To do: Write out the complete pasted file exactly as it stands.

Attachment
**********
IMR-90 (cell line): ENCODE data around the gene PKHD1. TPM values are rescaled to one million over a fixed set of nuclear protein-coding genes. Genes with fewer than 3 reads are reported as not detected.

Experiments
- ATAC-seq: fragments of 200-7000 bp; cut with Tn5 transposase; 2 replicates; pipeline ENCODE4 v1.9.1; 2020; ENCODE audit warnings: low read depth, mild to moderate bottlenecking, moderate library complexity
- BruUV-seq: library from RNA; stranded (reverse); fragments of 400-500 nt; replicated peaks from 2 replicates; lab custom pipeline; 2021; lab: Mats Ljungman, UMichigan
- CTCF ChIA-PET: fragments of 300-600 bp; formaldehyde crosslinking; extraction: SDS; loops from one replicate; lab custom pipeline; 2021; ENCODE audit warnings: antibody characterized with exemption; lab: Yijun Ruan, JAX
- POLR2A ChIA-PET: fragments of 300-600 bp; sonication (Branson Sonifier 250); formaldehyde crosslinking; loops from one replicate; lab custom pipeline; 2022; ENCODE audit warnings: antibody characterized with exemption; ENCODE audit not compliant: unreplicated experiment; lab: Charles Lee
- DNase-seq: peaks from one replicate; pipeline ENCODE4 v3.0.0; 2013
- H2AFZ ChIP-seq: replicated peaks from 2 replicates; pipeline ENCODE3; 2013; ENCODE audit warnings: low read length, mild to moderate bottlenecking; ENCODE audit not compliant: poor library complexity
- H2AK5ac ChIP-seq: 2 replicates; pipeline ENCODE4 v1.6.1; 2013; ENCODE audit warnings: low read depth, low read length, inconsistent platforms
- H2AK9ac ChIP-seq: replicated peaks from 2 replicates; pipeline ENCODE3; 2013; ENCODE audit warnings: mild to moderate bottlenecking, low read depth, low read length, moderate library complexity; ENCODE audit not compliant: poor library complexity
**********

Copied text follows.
IMR-90 (cell line): ENCODE data around the gene PKHD1. TPM values are rescaled to one million over a fixed set of nuclear protein-coding genes. Genes with fewer than 3 reads are reported as not detected.

Experiments
- ATAC-seq: fragments of 200-7000 bp; cut with Tn5 transposase; 2 replicates; pipeline ENCODE4 v1.9.1; 2020; ENCODE audit warnings: low read depth, mild to moderate bottlenecking, moderate library complexity
- BruUV-seq: library from RNA; stranded (reverse); fragments of 400-500 nt; replicated peaks from 2 replicates; lab custom pipeline; 2021; lab: Mats Ljungman, UMichigan
- CTCF ChIA-PET: fragments of 300-600 bp; formaldehyde crosslinking; extraction: SDS; loops from one replicate; lab custom pipeline; 2021; ENCODE audit warnings: antibody characterized with exemption; lab: Yijun Ruan, JAX
- POLR2A ChIA-PET: fragments of 300-600 bp; sonication (Branson Sonifier 250); formaldehyde crosslinking; loops from one replicate; lab custom pipeline; 2022; ENCODE audit warnings: antibody characterized with exemption; ENCODE audit not compliant: unreplicated experiment; lab: Charles Lee
- DNase-seq: peaks from one replicate; pipeline ENCODE4 v3.0.0; 2013
- H2AFZ ChIP-seq: replicated peaks from 2 replicates; pipeline ENCODE3; 2013; ENCODE audit warnings: low read length, mild to moderate bottlenecking; ENCODE audit not compliant: poor library complexity
- H2AK5ac ChIP-seq: 2 replicates; pipeline ENCODE4 v1.6.1; 2013; ENCODE audit warnings: low read depth, low read length, inconsistent platforms
- H2AK9ac ChIP-seq: replicated peaks from 2 replicates; pipeline ENCODE3; 2013; ENCODE audit warnings: mild to moderate bottlenecking, low read depth, low read length, moderate library complexity; ENCODE audit not compliant: poor library complexity